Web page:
2019 Clio Cloud Conference aims to help lawyers determine their own metrics for success
A thriving law firm is one that is doing exceptionally well when measured by its own standards, says Clio CEO Jack Newton, not by how others would define success.
For some firms, strong performance could mean growing by dozens of lawyers, and for others it could mean staying the same size while enhancing the client experience.
Newton hopes this year’s Clio Cloud Conference in San Diego, which has “thrive” as its theme, helps legal professionals craft their own definitions of success and develop new ideas to achieve their goals.
“What we are aiming to deliver with the programming of the conference is a set of tools, a mindset, a community of people that will let all the attendees feel confident that they are well-equipped to truly thrive over the next year and beyond,” Newton tells the ABA Journal.
To make that happen, the 7th annual Clio Cloud Conference, taking place Oct. 21 and 22 at the Manchester Grand Hyatt San Diego, will feature a wide variety of educational sessions, keynote speakers and networking opportunities.
Newton will kick off the festivities with a keynote address—which will be livestreamed at 8:30 a.m. PT on Oct. 21—followed by the release of Clio’s annual Legal Trends Report.
According to Newton, not only will those first sessions provide insights about how lawyers can boost their productivity, but they will also identify ways attorneys can build client-centered law firms.
“We think if lawyers can improve their product market pitch and improve the amount of overlap between the way they are delivering legal services and the way consumers want to consume them, that actually unlocks a massive market opportunity for lawyers that can innovate in that dimension,” Newton says.
Some of the breakout sessions in the conference’s business law of track will explore those issues further. Other tracks will explore areas relating to legal technology and productivity, while users looking to better utilize Clio can take part in several company-sponsored sessions and workshops.
The conference will also feature an eclectic mix of guest speakers, including Pulitzer Prize-winning journalist Glenn Greenwald, who will address attendees on Clio Cloud’s first afternoon.
“Everything relating to privacy and electronic surveillance in the 21st century is something that is top of mind for lawyers today, and Glenn—thanks to his involvement in the Edward Snowden case and more broadly—has an unbelievable amount of access and insight into what that looks like on the world stage,” Newton says.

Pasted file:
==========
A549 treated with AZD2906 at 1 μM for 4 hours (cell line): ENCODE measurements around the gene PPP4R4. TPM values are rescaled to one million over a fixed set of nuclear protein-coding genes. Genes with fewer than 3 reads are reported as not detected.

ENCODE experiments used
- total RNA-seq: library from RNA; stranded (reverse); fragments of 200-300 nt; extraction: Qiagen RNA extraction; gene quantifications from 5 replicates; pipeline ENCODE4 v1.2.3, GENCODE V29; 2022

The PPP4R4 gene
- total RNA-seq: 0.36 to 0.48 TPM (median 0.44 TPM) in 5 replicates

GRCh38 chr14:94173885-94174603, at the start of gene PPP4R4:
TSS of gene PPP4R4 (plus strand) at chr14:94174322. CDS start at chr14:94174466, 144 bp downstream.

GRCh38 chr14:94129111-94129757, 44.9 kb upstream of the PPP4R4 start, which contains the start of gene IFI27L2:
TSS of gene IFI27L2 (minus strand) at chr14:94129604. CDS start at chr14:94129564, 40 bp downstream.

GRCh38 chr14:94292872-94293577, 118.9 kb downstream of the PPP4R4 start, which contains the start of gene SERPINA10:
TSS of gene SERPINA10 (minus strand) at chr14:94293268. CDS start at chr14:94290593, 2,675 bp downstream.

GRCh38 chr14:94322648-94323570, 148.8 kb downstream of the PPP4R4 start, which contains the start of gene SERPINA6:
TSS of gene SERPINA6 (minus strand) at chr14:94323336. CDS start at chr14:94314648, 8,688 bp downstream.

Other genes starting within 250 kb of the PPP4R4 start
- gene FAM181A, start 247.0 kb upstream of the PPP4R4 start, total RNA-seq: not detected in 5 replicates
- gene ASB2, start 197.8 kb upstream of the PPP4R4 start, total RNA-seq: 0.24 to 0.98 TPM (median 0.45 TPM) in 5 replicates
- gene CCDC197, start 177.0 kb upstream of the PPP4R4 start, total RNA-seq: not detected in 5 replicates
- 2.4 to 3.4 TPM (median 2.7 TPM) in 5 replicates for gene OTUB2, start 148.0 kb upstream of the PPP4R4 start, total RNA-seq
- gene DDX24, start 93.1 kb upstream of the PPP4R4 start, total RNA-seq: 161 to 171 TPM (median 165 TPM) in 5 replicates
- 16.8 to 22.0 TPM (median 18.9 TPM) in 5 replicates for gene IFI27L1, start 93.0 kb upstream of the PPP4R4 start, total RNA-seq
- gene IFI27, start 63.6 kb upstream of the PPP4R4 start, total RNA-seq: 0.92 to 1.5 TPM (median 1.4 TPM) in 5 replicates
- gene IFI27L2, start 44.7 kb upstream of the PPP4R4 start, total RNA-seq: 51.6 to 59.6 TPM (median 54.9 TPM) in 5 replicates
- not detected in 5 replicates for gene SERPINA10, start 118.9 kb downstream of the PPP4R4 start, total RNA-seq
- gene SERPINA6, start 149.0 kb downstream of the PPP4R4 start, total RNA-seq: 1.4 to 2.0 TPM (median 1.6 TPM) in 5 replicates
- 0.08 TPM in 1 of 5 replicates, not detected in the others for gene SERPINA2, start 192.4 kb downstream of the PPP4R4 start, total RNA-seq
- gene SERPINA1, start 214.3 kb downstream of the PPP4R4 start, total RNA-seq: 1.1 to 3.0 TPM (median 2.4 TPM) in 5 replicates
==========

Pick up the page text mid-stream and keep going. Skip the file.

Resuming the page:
Bestselling author Daniel Pink, whose work includes When: The Scientific Secrets of Perfect Timing, will give a keynote Tuesday afternoon. He is expected to highlight how lawyers can make time their ally rather than an enemy.
Shaka Senghor and Deanna Van Buren, two leading criminal justice reform advocates, round out the keynote speakers.
Senghor’s best-selling memoir, Writing My Wrongs: Life, Death and Redemption in an American Prison, documents how he began to turn his life around during the years he spent behind bars for second-degree murder. Van Buren is co-founder of the Oakland, California-based Designing Justice + Designing Spaces, an architecture and real estate development nonprofit working to end mass incarceration by attacking its root causes.
Newton says Senghor and Van Buren will continue a discussion about the power of restorative justice that Bryan Stevenson, author and founder of the Equal Justice Initiative, started at last year’s Clio Cloud in New Orleans.
This year’s conference will also include the five finalists in the $100,000 Launch//Code conference pitching their innovations to judges who are industry experts. Newton will announce the winner of the “Best New Integration” title during the closing keynote.
For lawyers seeking a break from more serious legal discussions, there will be plenty of opportunities, including sunrise yoga and fitness boot camp sessions.
Clio Cloud’s combination of educational programming and extracurricular activities continues to be an attractive one for the legal community, as roughly 2,000 attendees are expected this year, up from 200 at the inaugural event in Chicago. The ABA Journal is one of the event’s media partners.
“It has really become the must-attend conference where everybody who is anybody in legal and legal innovation is attending,” Newton says.
Meanwhile, Clio heads into the conference thriving in its own right.
In September, the company announced a $250 million Series D funding round, one of the largest investments ever in a legal tech company.
“We really feel like we are opening up a new chapter in Clio’s growth story,” Newton says.
Lyle Moran is a San Diego-based freelance reporter who specializes in legal issues. He has previously reported for the Associated Press, Los Angeles Daily Journal, San Diego Daily Transcript and the Lowell Sun.